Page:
John’s unique family situation has sparked his interest in the medical field and he hopes to have a career in the medical field possibly as a nurse, or nurse anesthetist. John has already proven that he can set goals and meet the challenges of whatever comes his way.
Micaela was born into a family that struggled with mental illness. This did not spare Micaela, so that from grade four she struggled with an anxiety disorder and Obsessive Compulsive Disorder (OCD). She was able to manage her illness until she reached middle school. Middle school brings special challenges for all young people and Micaela was no exception. She decided to start eating healthy and began working out to feel better about herself.What started out as an innocent attempt to better herself became a severe case of anorexia nervosa and later bulimia. After attempts to treat this illness at home failed, Micaela was hospitalized twice during her freshman year. Her recovery has been difficult, but with the support of her family and doctor she is on the path to recovery. Throughout all of these challenges, Micaela has maintained a 4.0 GPA in school. She has been part of numerous extra-curricular activities, National Honor Society, National Spanish Honor Society, and Mayo High School Debate Team, to name just a few. She volunteers with Tri-Valley Migrant Head start, Family of Christ Lutheran Church, and is performing a mentorship with Judge Kevin Lund and Stephen Whiteside Ph.D. She was awarded the National Spanish Exam Gold Award in 2011, 2012, and 2013. She has been an A-Honor roll student since 6th grade. She has lettered in NHS, Key Club, and Debate team during the 2013-2013 school year.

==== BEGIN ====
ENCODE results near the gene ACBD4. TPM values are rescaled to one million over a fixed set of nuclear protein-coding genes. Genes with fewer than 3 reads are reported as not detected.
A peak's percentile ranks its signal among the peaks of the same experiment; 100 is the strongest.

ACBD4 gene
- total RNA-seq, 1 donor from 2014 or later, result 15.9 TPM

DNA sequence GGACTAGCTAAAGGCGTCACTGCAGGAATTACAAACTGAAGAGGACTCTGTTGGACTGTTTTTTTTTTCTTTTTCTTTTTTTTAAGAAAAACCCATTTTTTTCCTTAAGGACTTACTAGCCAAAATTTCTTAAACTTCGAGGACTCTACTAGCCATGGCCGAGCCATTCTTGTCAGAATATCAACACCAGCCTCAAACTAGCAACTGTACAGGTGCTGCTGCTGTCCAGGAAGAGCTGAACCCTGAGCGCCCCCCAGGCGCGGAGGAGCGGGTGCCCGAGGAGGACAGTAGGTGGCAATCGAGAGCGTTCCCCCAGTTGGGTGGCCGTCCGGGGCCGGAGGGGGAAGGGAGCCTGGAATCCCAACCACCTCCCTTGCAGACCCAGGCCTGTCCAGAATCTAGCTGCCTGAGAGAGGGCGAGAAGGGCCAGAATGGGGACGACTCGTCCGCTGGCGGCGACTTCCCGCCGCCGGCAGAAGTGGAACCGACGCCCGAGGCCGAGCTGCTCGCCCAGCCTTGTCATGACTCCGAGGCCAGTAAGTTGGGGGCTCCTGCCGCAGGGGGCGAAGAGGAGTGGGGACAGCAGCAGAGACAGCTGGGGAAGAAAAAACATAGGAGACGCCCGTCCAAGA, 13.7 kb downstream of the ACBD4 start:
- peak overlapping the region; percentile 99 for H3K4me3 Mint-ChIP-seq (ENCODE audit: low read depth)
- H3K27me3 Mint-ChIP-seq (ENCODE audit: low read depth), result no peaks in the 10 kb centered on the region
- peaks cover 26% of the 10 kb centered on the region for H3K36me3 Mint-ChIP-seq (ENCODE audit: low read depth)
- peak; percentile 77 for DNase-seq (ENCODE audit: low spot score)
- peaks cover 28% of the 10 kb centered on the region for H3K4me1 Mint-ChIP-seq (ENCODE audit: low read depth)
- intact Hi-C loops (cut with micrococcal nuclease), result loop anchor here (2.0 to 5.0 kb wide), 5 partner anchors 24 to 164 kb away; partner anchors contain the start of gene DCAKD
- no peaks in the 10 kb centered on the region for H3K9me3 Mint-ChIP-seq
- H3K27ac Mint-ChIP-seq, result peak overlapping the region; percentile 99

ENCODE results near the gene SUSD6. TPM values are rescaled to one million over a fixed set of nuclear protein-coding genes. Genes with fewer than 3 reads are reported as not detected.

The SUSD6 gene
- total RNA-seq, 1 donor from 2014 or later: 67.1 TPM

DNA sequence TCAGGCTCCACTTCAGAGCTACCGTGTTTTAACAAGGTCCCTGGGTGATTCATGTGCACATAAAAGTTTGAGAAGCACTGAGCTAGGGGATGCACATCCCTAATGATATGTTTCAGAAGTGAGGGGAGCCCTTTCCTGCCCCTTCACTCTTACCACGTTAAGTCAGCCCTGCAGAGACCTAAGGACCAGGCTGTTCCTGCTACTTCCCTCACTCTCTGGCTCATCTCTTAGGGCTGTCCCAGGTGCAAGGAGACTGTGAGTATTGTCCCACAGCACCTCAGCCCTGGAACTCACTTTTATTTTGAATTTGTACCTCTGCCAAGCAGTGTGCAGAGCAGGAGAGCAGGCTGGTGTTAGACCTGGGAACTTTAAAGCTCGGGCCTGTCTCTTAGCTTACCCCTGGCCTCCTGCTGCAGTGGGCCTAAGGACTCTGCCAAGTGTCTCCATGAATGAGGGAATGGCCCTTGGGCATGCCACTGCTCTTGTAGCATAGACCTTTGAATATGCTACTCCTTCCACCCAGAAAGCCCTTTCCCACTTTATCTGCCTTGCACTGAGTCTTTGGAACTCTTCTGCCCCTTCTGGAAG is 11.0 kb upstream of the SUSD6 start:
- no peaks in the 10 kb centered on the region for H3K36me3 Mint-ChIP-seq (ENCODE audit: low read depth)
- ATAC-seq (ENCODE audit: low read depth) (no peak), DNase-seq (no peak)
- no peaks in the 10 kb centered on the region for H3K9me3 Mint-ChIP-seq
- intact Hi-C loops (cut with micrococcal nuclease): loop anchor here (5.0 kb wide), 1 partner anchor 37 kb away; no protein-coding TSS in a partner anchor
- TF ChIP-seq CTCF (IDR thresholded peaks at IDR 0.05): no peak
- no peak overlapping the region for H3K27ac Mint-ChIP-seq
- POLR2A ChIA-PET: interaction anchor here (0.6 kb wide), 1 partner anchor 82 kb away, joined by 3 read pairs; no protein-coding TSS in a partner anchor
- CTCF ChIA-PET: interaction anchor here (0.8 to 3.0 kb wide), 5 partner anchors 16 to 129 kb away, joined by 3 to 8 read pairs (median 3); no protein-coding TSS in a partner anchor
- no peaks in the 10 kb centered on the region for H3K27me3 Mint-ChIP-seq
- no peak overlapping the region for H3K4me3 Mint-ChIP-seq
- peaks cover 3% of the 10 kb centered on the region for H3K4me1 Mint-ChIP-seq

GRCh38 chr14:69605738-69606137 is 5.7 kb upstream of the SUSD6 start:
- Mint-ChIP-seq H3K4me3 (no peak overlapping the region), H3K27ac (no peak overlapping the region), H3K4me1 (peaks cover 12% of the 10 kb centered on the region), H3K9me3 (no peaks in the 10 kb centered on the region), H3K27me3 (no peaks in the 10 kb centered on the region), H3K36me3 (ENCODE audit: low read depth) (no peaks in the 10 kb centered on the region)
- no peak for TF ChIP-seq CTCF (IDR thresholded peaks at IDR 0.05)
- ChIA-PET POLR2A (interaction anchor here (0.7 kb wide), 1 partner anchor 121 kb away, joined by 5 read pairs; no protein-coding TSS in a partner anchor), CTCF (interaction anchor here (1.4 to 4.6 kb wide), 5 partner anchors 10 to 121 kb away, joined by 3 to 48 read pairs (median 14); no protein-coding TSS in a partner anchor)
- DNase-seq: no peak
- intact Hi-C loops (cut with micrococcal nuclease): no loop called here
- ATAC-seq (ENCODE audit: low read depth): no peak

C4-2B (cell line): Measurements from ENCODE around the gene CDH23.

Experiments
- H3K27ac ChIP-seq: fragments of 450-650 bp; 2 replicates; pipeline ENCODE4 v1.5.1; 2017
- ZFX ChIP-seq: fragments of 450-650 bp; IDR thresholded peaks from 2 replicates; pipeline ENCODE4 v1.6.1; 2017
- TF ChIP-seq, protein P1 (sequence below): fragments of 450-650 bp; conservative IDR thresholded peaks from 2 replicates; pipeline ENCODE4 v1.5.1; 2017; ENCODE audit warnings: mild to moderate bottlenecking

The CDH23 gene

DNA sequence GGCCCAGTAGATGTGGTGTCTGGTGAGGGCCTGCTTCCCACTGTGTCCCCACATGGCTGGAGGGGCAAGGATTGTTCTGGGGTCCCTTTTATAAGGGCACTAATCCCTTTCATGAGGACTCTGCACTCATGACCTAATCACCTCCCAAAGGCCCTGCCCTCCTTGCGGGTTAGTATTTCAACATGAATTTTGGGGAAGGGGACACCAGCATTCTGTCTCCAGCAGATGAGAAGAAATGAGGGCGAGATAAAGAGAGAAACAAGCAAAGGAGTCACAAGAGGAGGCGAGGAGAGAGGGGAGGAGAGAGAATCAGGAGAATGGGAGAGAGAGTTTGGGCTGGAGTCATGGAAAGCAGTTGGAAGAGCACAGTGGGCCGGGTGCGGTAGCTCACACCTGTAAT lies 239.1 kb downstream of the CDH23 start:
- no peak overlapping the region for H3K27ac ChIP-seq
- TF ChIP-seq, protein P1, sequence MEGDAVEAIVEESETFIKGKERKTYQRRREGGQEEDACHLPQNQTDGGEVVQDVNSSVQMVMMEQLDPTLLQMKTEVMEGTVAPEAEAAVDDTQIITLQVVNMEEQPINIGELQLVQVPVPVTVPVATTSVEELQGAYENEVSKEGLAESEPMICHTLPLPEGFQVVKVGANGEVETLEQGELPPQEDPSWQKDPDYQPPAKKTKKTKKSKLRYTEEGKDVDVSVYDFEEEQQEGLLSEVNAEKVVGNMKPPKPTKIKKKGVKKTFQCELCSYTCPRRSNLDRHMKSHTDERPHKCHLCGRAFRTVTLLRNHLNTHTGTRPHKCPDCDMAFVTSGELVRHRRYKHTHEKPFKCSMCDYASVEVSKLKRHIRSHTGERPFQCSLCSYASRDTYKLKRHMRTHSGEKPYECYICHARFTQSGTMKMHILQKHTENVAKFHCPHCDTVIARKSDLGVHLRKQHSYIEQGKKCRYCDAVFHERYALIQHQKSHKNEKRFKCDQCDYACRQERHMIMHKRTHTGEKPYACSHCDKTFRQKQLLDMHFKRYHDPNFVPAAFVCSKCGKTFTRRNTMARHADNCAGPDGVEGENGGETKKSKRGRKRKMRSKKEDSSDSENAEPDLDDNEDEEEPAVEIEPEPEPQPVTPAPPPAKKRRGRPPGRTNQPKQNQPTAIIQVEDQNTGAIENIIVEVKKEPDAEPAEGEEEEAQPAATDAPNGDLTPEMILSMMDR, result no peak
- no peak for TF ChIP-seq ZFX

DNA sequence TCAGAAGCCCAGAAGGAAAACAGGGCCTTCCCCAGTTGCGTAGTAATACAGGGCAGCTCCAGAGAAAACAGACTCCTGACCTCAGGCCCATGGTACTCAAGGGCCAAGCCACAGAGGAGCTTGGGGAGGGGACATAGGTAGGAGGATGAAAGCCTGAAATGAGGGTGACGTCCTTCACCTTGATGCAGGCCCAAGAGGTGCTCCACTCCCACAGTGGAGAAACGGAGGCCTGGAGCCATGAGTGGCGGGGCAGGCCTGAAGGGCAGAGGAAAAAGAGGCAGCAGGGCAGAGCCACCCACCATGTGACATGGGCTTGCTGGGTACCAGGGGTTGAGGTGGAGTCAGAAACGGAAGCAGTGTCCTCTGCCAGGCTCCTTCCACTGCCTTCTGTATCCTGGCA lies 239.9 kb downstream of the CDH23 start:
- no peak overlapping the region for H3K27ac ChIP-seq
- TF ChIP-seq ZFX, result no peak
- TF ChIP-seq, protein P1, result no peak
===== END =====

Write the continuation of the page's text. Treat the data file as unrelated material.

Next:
“God gives each of us certain challenges for a reason, whether it is to teach us a lesson or direct our path. I believe that God has given me my mental illnesses so that I can help other people who are struggling. I want to make a positive impact on the world, knowing that everything I do is for God’s glory.” – Micaela Rud
Contributions to Beat the Odds are made through monetary donations or by purchasing table sponsorships or tickets to the Beat the Odds event held in January. Individual tickets are priced at $100 and table sponsorship levels range from $400-$5,000. We also welcome in-kind donations that can be raffled or auctioned at the event. If you are interested in supporting Beat the Odds, please contact the RCTC Foundation at (507) 281-7771 or download the Sponsorship Form and return it to the RCTC Foundation at 851 30th Avenue SE, Rochester, MN 55904.